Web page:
Monday, September 10, 2012

Most Dangerous



This child - who is awesome - told me the following today:

"Mom, do you know what the four most dangerous things in the world are? Lions, tigers, scissors and knives."

"OH! And tarantulas."

"And probably bees, green hornets and yellow jackets."

Love. Him.

Sunday, September 9, 2012

Self-Confidence

My nine-year-old told me last week that this song "just expresses me so well."

She does not lack in self-confidence, that one.


Thursday, February 23, 2012

Nuggets

I've been blaming my busy life for my failure to update this blog very often. And that is partly true. The other guilty party is Twitter. I tend to tweet about silly things the kids say or do more often that I blog about them lately.

Here's a good one from C (newly five-years-old) from today:

  • "Mom, is it okay if I say the word 'shit'?" (Uh, nope.) "Okay."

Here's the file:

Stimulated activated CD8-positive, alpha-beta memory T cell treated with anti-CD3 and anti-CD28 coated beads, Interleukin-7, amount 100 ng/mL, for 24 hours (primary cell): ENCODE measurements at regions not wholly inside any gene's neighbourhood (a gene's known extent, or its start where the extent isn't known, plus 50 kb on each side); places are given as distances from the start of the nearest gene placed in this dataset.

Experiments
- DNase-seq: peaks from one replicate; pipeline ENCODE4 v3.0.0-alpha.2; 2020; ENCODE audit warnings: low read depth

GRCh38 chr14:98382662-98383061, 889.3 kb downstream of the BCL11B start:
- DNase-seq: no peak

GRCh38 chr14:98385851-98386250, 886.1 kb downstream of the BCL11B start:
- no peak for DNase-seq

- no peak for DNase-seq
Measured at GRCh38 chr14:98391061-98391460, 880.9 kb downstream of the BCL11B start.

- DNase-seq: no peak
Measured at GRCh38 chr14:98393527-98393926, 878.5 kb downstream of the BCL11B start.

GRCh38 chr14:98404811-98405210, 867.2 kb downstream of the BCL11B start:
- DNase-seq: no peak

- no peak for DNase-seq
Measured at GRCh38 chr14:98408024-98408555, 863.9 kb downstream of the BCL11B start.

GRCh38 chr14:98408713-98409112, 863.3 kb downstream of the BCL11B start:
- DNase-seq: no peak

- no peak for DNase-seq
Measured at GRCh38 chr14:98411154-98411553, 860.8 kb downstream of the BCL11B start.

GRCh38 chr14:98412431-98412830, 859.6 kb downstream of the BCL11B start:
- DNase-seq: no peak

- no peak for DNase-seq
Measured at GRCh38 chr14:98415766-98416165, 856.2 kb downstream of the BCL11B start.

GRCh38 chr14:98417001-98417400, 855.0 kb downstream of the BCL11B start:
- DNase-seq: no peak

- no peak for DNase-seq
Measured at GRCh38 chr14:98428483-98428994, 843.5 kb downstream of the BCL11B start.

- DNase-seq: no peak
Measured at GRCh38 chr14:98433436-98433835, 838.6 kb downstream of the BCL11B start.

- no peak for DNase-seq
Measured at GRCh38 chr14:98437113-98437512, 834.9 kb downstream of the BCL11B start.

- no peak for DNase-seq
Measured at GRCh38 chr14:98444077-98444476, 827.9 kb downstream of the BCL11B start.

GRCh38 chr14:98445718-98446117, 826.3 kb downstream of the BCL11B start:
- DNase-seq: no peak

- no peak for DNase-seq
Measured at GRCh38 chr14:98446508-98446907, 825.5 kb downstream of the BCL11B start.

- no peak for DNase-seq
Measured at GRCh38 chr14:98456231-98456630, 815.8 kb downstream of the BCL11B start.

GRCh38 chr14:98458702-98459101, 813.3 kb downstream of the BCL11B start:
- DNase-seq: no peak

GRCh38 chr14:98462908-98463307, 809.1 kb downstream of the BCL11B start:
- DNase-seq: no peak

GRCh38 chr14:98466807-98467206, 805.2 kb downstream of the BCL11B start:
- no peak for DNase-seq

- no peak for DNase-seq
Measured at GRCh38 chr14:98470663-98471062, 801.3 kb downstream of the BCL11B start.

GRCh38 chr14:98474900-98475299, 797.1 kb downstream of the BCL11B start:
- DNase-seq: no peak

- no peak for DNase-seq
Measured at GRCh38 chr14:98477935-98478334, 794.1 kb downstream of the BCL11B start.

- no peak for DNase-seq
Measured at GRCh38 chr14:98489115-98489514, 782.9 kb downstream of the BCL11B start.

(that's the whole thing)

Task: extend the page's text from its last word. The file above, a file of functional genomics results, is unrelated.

And from Twitter over the past few months:

  • "Don't lick my bandaid." (One twin to the other.)
  • Most important events of 2011, according to M (age 9): Osama bin Laden killed and The Muppets released.
  • Just found out parent meeting for daughter's new Brownie troop will be at Tanners [a bar]. Love this troop already..
  • Just got into major argument with my husband abt Jay-Z. Of course, he was drunk. My husband, not Jay-Z.
  • My directionally challenged husband: "Did you know Martin City isn't at 151st and Kenneth Road anymore?" Yeah, it never was...Good God
  • My 4YO has suddenly turned Canadian. Keeps telling me to "forgetabootit".
  • I have been anointed as the "worst mom ever" by my smallest kid. Just surprised it took until after 5 o'clock
  • "I wish only Dad & me lived here. Not you." So says the 4YO, who follows it up with "I'm ready to be nice now. Can I go outside?"
  • I've seen (but don't understand) husband/wife FB accts before. Today, I saw a joint LinkedIn acct. Is there a rational explanation for this?
  • My 4yo just informed me that "booty" is not a bad word. And that marshmellows are now called "barfmellows". Oh, to be 4...
  • One of my four year olds just told me he was going to bed. Is now putting himself to bed. Aaaaaand, he's back. "Just kidding," he says.
  • Call me a bad mom if you will but preschool Christmas programs are excruciating.
  • I hope they don't discover that Febreze causes cancer at some point. My existence (with 3 sons & a husband) depends on Febreze. Ew.